Biodiversity litigation – the next frontier of environmental litigation

  • Market Insight 22 December 2021 22 December 2021
  • Global

  • Insurance 2022 - the year ahead

Biodiversity litigation is set to rise as the race to save the world’s natural capital gathers pace.

The biodiversity crisis is imminent; there has been an estimated 58% decline of vertebrate population sizes since 1970 and rates of species extinction are 100 to 1,000 times higher than the natural extinction rate. 2021 was a pivotal year for biodiversity action as commitments were made at significant conferences, with disclosure standards put in place to ensure both climate action and biodiversity restoration.

New initiatives include a new Global Biodiversity Framework that will be adopted at COP15 in May 2022 in China to guide actions worldwide through to 2030 to preserve and protect nature and its essential services to people, a disclosure framework being created by the Taskforce on Nature-related Financial Disclosures, and new biodiversity standards drawn up by the European Financial Reporting Advisory Group and GRI.

Several commitments to protect natural capital were also made by leaders at COP26 including an agreement to end deforestation by 2030. Meanwhile, the New York Stock Exchange and the Intrinsic Exchange Group have established a new asset class, Natural Asset Companies, which will be listed and traded on the exchange to provide funding for the protection of the natural assets they represent. With an increasing number of schemes to protect natural capital, both governments and the private sector will be under pressure to conform to new standards to protect both their financial success and reputation.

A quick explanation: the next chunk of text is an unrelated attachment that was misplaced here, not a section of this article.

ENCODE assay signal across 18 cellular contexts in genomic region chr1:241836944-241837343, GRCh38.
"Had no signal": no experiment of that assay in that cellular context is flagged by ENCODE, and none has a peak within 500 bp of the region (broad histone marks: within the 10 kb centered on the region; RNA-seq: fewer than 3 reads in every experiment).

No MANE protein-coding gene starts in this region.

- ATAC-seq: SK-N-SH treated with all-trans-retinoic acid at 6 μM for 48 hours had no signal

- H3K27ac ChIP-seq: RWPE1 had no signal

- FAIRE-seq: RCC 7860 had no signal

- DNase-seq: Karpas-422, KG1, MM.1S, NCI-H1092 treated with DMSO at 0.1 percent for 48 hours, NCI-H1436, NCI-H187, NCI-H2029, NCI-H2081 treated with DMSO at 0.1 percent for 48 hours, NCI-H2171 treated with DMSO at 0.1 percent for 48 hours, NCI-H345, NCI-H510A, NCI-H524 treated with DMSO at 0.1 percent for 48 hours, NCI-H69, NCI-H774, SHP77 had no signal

The growing number of climate change litigation cases has set the wheels in motion for further biodiversity litigation. In March 2020, indigenous peoples from the Brazilian and Colombian Amazon and NGOs from France and the US filed a lawsuit against French supermarket chain Groupe Casino for selling beef products linked to deforestation and land expropriation. At the beginning of September 2021, two French NGOs Notre Affaire à Tous and POLLINIS commenced the first ever legal action against a state - France - for its alleged failure to protect biodiversity.

Momentum is growing for future biodiversity litigation and corporations may begin to undertake a thorough review of their relationship with natural capital in anticipation of closer scrutiny in the future by not only the public, but also shareholders and other stakeholders, such as banks and insurers.


View all our Insurance 2022 Predictions here


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